The fascinating career of Edward Hoagland, novelist and nature writer was featured in the April 9th, 2012, Wall Street Journal article “Tracking the naturalist.” The article shed light on Hoagland’s amazing exploits that fueled his conservation writing for almost sixty years. The 79 year-old writer said, “Our world is being destroyed in a quiet holocaust. It’s up to us to say what we have to say while we can still do so.”
Born in New York City in 1932, Hoagland’s family moved to rural Connecticut, which fostered his interest in nature. “He also suffered from a profound stutter that, while he wasn’t without friends, made nature, where quiet attentiveness rather than chatter is the coin of the realm, a natural fit.”
He is best known as a nature and travel writer, but has also penned five novels in addition to his 10 books of essays and three travel books. His first novel Cat Man was inspired by his experience tending big cats with the Ringling Brothers and Barnum and Bailey Circus during vacations while an undergraduate student at Harvard. Some of his books of essays include The Courage of the Turtles, The Tugman’s Passage, and Tigers & Ice. Two of his travel books are Notes from the Century Before: A Journal from British Columbia and African Calliope: A Journey to the Sudan.
His 2001 memoir Compass Points: How I Lived reflects how stuttering affected him. He wrote he was always painfully embarrassed when visiting relatives in Pennsylvania as a child because an older cousin would use public occasions to try to cure his stuttering through her own “know-it-all” methods. Of his college years at Harvard, he penned, “Mute because of a bad stutter, I’d wandered Boston’s night neighborhoods with hungry yearning throughout my college years.”
However, Hoagland also described how his love for nature and animals gave him a much needed solitary world where he was not held back from expressing himself. He wrote, “…spurred in particular with my fascination with animals. At home in Connecticut I’d kept dogs, cats, turtles, snakes, alligators, pigeons, possums, goats…” In addition, the Dictionary of Literary Biography states the following, “Hoagland’s love of solitude and silent observation of wildlife rather than social conversation may have resulted from a severe stammer that still persists. The stammer has, according to Hoagland himself, influenced how he writes: ‘Words are spoken at considerable cost to me, so a great value is placed on each one. That has had some effect on me as a writer. As a child, since I couldn’t talk to people, I became close to animals. I became an observer, and in all my books, even the novels, witnessing things is what counts.’ His reluctance to speak may account for his desire to write – and be read – and for the sensitive visual, tactile, and olfactory images in his writings.”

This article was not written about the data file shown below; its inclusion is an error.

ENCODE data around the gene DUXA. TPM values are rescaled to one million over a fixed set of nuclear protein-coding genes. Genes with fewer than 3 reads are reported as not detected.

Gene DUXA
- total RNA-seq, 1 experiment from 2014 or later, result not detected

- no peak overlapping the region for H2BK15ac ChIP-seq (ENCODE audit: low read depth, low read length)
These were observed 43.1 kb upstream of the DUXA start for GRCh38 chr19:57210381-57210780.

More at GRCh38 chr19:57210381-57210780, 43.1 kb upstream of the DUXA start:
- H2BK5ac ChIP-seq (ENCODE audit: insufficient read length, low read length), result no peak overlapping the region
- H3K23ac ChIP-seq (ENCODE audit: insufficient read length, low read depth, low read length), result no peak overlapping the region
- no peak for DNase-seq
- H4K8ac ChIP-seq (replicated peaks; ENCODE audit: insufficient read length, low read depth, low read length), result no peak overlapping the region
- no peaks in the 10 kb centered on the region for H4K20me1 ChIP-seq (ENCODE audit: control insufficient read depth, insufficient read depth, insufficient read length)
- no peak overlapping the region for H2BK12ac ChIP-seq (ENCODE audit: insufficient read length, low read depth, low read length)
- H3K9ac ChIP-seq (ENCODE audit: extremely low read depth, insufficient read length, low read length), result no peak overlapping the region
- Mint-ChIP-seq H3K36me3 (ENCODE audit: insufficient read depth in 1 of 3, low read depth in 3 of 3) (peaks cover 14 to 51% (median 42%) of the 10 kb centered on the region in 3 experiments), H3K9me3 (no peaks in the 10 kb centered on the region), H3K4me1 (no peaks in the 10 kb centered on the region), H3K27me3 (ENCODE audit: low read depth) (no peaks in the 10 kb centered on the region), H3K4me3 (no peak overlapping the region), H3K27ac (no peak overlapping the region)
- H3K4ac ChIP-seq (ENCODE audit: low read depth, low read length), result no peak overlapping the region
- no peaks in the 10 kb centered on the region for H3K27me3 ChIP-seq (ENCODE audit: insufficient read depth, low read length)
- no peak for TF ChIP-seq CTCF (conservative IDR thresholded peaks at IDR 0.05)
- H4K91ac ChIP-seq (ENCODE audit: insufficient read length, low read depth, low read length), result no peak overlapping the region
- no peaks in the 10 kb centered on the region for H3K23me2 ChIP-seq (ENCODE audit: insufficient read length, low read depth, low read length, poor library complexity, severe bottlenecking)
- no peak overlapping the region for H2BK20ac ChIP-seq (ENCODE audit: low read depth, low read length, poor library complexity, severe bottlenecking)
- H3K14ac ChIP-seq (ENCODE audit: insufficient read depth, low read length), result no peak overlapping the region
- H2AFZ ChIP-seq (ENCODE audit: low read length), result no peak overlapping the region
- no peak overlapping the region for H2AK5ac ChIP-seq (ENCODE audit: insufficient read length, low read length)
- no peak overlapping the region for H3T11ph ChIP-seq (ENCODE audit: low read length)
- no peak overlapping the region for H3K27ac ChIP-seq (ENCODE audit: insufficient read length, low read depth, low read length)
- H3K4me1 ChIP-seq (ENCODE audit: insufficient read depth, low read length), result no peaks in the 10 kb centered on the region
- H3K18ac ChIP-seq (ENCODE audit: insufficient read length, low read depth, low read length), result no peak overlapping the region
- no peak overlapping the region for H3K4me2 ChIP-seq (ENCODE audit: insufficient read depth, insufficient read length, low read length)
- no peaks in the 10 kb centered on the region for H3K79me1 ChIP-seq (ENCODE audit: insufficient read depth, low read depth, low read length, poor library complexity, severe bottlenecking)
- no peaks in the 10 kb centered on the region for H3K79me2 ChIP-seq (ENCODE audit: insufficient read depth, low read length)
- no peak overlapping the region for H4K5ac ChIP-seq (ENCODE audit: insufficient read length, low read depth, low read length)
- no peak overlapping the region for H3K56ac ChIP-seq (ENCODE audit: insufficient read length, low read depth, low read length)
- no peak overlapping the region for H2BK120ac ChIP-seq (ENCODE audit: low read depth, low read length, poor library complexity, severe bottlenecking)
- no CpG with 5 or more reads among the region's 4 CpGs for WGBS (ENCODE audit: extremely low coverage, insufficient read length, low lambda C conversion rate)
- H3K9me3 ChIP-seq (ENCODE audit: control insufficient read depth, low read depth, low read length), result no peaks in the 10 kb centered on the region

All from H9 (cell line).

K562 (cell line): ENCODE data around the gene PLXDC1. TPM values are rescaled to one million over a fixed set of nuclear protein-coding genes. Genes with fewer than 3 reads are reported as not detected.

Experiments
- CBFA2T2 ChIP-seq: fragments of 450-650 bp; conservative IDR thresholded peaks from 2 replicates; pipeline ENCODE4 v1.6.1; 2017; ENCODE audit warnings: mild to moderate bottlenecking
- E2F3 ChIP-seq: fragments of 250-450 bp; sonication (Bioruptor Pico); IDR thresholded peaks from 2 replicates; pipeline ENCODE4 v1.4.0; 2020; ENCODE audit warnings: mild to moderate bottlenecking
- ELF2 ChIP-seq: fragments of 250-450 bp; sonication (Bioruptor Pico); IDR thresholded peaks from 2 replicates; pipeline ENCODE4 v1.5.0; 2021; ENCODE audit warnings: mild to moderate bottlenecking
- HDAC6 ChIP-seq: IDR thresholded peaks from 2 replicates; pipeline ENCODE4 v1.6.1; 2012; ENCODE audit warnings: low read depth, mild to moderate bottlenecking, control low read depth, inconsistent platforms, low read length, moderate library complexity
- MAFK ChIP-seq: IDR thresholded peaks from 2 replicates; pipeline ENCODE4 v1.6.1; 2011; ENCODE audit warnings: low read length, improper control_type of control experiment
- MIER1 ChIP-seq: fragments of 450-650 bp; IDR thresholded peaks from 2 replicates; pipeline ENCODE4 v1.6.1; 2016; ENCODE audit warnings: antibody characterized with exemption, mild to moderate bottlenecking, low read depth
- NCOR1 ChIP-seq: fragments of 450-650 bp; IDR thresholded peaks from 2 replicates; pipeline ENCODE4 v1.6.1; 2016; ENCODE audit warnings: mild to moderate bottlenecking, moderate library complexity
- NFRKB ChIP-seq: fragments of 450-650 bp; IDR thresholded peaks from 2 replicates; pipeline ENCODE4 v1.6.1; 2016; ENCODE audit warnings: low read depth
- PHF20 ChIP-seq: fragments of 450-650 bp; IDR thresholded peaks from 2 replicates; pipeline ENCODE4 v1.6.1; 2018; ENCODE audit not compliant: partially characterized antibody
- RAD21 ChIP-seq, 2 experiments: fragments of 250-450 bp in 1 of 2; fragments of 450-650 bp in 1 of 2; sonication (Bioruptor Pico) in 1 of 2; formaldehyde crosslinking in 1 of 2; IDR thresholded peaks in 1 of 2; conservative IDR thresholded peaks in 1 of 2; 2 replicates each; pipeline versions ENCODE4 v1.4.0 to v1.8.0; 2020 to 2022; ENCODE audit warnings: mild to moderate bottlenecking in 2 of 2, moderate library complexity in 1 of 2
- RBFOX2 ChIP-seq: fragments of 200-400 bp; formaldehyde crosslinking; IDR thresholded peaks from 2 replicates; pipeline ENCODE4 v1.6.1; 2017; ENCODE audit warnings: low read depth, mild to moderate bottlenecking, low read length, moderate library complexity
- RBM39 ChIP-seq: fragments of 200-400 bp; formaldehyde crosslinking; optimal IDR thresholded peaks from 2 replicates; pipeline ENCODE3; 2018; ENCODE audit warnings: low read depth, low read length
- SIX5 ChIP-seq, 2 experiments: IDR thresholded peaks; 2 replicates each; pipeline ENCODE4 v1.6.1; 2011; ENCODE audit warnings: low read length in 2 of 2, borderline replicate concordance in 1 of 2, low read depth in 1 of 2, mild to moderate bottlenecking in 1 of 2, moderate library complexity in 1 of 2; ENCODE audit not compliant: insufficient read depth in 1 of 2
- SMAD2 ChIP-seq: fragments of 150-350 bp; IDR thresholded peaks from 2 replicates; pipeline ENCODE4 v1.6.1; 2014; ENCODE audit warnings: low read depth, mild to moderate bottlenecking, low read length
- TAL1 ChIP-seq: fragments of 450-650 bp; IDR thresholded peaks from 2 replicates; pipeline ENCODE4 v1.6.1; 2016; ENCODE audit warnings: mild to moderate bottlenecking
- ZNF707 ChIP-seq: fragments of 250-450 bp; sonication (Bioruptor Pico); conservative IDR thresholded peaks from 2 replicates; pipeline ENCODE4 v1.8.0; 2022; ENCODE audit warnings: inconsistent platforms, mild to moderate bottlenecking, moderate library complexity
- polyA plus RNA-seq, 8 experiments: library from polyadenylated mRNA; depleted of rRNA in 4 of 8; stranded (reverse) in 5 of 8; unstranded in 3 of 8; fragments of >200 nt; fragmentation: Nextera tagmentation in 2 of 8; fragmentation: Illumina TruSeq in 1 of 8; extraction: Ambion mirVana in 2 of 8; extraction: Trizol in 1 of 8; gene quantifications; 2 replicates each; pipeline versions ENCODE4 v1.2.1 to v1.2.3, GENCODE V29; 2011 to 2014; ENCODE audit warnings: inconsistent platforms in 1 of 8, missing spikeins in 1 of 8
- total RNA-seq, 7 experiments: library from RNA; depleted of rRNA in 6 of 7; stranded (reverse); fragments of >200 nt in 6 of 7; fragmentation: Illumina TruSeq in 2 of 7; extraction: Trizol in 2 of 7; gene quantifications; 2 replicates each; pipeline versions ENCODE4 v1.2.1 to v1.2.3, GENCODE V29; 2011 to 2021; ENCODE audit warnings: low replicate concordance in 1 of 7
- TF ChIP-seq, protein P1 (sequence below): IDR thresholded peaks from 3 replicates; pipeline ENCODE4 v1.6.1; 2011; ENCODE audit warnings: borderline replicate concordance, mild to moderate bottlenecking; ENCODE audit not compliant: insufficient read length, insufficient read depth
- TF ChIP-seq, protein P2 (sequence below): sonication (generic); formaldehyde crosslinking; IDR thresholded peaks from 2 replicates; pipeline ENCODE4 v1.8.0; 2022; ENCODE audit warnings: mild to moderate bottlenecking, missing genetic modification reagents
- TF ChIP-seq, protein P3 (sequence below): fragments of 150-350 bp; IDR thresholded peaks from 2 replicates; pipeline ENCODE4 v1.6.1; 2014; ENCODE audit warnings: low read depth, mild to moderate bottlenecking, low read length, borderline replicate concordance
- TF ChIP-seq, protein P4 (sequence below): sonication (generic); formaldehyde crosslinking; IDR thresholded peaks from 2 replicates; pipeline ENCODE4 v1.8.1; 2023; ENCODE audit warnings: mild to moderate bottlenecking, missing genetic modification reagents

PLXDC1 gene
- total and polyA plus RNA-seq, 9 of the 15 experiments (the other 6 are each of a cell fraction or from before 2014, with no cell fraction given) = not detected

Furthermore, he writes in his memoir that he made the switch from writing fiction to essays because of “the painful fact that I stuttered so badly that writing essays was my best chance to talk.”
The subject of his stuttering appears in some of his essays. An obvious example is his essay On Stuttering he states flaws like stuttering should be cherished and embraced despite the many challenges and pains they may cause. Hoagland believes that striving to accept yourself adds to your character and sense of self, and not letting your flaws overcome you or define you. He describes the most memorable times in his life when it was frightening to use or not be able to use his voice. A most chilling example occurred when he was in the woods and a hunter mistook him for a deer and was prepared to shoot; Hoagland had to speak up and get the words out to save his own life.
Hoagland was also legally blind. In 1991 he underwent a very risky, yet successful, operation to restore his sight. Being deprived of his eyesight and the freedom to go on walks, he was robbed of his keen sense of observation which fueled his life as a writer. Unexpectedly during this time, the author inexplicably stopped stuttering and was fluent. He commented, “It just seemed that I had to talk since I could no longer see. So I just started talking.”
People who stutter are proud that this premiere nature writer not only identifies with their stutter but also that stuttering fostered his career as a nature writer.
From the Fall 2012 Newsletter